Metal Hellsinger Render

Metal: Hellsinger Review – Melodeath & Mayhem

Metal: Hellsinger is a rhythm game/first person shooter fusion that's sure to please metalheads the world over.

Metal: Hellsinger on PC

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It’s somewhat hard to believe that a game like Metal: Hellsinger hasn’t shown up sooner. Even putting aside their similar aesthetic stylings, first-person shooters and heavy metal music have shared a storied history.

One of the first notable crossovers of the two came in the form of the original Doom’s E1M1 level music featuring an iconic riff that closely resembled several earlier metal tracks, with Metallica’s “No Remorse” being the most notable potential source of inspiration.

It almost seems fitting, then, that Metal: Hellsinger owes much of its design elements and visuals to the newer Doom releases—a comparison that’s far more to the game’s credit than it is a criticism. More than that, it’s a comparison that can be felt in something as fundamental as the moving and shooting of the title, which is one of its greatest strengths.

Metal: Hellsinger puts players in control of the Unknown, a human-demon hybrid on a quest for vengeance against the Red Judge, ruler of Hell. Each stage of the game sees the Unknown traversing a different plane of Hell while mowing down hundreds of demonic foes to the beat of a heavy metal soundtrack.

It’s a simple setup, but one that works in the game’s favor by throwing the player into the thick of things as quickly as possible. To leave it there would be doing the story a disservice however, because there is very much a narrative here, and one that has more heart than you might expect. Of particular note is the narration of the story from the perspective of Paz, who recounts the journey with plenty of character and a thick southern drawl.

Perhaps the greatest aspect of the narrative are the cutscenes that display gorgeously detailed and lively artwork in the style of a graphic novel. I found myself consistently impressed with the artistry on display as these played out, and they worked wonders in drawing me into the experience.

When it comes to the gameplay of Metal: Hellsinger, it’s clear the team at The Outsiders possess a thorough understanding of what makes fast-paced, frenetic shooters as satisfying as they are. In addition to having access to multiple weapons with different situational uses, the Unknown can double jump, dash in any direction, and blast enemies away all while constantly moving at a high speed.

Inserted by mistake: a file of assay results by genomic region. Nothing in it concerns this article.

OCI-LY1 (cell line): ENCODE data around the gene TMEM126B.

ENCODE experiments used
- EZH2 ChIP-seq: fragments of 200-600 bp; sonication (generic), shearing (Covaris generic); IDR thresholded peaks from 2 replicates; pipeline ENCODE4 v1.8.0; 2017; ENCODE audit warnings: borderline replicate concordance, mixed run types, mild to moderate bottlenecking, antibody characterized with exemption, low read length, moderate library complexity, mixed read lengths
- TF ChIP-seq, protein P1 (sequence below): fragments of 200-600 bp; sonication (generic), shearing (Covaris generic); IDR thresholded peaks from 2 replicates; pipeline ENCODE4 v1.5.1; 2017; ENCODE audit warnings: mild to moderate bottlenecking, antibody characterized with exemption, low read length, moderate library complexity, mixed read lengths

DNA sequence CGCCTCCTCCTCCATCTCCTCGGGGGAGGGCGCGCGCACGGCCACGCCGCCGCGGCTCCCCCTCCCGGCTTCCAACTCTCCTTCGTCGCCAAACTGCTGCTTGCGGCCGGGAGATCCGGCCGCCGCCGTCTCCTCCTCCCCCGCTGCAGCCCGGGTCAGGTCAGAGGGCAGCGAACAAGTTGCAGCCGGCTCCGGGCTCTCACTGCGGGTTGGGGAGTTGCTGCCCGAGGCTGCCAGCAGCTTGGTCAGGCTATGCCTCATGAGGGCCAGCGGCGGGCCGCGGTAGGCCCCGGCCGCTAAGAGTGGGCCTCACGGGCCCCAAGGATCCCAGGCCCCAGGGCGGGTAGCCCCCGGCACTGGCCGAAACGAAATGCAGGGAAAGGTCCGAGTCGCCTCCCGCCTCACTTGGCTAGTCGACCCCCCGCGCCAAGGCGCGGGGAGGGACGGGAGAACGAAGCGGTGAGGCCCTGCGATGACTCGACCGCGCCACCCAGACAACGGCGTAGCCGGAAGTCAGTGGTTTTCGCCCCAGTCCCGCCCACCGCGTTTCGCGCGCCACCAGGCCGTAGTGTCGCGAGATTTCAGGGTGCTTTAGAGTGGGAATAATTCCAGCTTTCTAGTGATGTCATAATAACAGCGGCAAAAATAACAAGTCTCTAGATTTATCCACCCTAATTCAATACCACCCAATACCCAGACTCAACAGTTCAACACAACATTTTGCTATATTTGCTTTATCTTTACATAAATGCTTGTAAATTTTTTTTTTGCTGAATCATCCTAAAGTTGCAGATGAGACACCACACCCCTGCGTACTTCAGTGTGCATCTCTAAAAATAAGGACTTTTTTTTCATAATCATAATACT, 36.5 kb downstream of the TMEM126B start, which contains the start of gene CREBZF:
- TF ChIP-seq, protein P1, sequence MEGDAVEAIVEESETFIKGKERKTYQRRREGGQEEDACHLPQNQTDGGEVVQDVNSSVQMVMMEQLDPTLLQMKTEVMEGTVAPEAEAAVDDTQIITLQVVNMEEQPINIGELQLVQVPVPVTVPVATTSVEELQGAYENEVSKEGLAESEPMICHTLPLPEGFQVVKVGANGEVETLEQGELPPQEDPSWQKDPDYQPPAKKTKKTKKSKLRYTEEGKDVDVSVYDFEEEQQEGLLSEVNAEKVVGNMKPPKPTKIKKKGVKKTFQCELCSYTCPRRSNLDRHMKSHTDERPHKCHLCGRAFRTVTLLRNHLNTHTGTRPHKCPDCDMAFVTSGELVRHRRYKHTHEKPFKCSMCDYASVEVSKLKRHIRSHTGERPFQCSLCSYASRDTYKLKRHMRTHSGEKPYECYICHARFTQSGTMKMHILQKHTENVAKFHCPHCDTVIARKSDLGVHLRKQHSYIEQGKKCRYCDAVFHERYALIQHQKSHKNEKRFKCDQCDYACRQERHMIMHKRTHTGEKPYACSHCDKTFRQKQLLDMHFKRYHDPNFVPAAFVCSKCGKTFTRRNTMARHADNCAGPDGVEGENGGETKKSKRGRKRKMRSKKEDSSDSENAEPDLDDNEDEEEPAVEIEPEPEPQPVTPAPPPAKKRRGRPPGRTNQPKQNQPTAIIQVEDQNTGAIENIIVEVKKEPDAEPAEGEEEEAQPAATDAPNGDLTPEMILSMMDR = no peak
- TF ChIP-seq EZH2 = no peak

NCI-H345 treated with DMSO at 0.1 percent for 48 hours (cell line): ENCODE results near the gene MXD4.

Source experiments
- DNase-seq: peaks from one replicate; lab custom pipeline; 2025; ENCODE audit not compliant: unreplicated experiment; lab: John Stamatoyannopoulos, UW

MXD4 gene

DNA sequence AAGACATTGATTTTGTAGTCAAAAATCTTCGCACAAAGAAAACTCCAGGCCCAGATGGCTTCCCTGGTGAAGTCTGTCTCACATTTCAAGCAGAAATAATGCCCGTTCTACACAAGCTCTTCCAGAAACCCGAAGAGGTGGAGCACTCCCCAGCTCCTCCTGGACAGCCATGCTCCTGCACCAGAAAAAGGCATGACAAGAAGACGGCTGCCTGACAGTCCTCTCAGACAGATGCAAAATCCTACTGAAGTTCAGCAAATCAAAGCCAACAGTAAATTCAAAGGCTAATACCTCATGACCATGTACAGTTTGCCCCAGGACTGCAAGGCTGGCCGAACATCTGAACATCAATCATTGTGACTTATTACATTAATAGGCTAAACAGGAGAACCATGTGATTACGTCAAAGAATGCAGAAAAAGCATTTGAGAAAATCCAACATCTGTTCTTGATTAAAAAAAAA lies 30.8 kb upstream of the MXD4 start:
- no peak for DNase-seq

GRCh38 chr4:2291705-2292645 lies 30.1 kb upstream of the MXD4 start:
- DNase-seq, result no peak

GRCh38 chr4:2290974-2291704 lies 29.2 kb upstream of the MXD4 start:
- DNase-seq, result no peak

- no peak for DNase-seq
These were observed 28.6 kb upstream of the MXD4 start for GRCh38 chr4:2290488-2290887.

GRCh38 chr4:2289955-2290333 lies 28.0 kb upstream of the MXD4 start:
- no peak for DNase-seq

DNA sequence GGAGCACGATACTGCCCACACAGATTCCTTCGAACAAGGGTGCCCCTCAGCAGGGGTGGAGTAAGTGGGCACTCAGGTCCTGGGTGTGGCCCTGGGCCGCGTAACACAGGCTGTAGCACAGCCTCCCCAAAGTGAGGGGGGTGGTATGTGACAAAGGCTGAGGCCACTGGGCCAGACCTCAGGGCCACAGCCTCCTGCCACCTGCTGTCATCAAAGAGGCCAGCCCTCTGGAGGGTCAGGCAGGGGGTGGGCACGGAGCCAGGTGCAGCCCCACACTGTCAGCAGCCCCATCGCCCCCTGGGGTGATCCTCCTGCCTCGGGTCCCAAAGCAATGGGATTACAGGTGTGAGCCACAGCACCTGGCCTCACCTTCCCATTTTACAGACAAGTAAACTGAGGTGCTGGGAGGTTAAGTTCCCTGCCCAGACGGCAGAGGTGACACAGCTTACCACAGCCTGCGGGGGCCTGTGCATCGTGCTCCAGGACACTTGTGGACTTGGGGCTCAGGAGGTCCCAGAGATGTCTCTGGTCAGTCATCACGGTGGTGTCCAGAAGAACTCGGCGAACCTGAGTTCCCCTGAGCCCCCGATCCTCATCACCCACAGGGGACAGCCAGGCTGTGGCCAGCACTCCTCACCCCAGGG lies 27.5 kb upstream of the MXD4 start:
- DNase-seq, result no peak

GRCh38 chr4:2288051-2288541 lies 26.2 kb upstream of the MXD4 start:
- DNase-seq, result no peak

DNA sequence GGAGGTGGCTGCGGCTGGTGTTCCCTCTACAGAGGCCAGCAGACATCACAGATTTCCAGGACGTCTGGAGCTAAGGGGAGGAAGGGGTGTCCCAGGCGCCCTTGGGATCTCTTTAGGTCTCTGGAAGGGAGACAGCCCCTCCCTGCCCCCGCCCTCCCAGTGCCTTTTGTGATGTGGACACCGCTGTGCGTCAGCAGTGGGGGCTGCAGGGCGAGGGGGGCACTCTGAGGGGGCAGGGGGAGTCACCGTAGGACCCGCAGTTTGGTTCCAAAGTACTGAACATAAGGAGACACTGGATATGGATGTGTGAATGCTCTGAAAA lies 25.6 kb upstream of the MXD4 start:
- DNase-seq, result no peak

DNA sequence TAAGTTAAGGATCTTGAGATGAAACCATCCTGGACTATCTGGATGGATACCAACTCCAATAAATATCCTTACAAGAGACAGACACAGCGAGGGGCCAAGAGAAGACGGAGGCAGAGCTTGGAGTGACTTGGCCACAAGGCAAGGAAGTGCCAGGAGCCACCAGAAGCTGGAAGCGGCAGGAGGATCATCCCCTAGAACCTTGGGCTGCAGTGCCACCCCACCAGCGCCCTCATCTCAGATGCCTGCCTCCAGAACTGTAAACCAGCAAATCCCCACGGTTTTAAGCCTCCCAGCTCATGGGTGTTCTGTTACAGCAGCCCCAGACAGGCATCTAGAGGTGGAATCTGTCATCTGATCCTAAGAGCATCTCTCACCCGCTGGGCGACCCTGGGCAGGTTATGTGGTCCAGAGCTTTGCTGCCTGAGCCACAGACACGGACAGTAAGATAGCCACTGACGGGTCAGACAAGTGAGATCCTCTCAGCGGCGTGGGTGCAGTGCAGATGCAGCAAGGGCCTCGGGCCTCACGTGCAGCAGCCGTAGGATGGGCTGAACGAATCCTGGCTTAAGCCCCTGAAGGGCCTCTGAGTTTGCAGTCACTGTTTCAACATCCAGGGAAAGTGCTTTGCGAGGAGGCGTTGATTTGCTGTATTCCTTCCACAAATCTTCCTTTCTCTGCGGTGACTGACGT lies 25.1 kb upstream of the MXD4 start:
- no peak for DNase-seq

In the vein of older shooters, you have to be constantly moving in order to ensure your survival through an encounter. You can’t just thoughtlessly move and expect to avoid damage, though, as many enemies (especially ranged enemies) will use their attacks to cut off the Unkown’s path, aiming for where you’re headed rather than where you just were. You have to keep an eye on everything going on around you in Metal: Hellsinger, and the amount of enemy variations and attacks facilitate a high level of engagement as you lay waste to them.

In order to deal optimal damage, every shot from your chosen weapon must be to the beat of that stage’s song. If you time your shots correctly and they land on an enemy, you continuously build an ever-present points multiplier at the top of the screen. The presence of the song is minimal when you start the level, with softer guitars and drums that prepares you for the enemies ahead.

As you build the multiplier, the intensity of the track seamlessly increases (or decreases) in kind, ramping up more and more until you reach the highest tier, when the vocals kick in and properly complete the song. It’s incredibly satisfying when you stumble into a great gameplay streak and get rewarded with full-power growls as you continue reducing demons to a puddle and adding huge numbers to your score while you following the rhythm.

That being said, the strict adherence to the beat is something I can imagine being a point of contention for some with Metal: Hellsinger. None of the weapons available to the player have the ability to shoot during the off-beats of a song, and missing or mistiming shots is a surefire way to tank your multiplayer.

If you aren’t fast enough or accurate enough, this can lead to some disappointing situations where you’re consistently waffling between the last two multiplier tiers and hearing only short glimpses of the vocals. I personally found the restriction easy to appreciate in the way it further highlights the soundtrack and encourages the player to improve, but there’s no doubt that it isn’t a good feeling when you struggle to maintain the highest multiplier.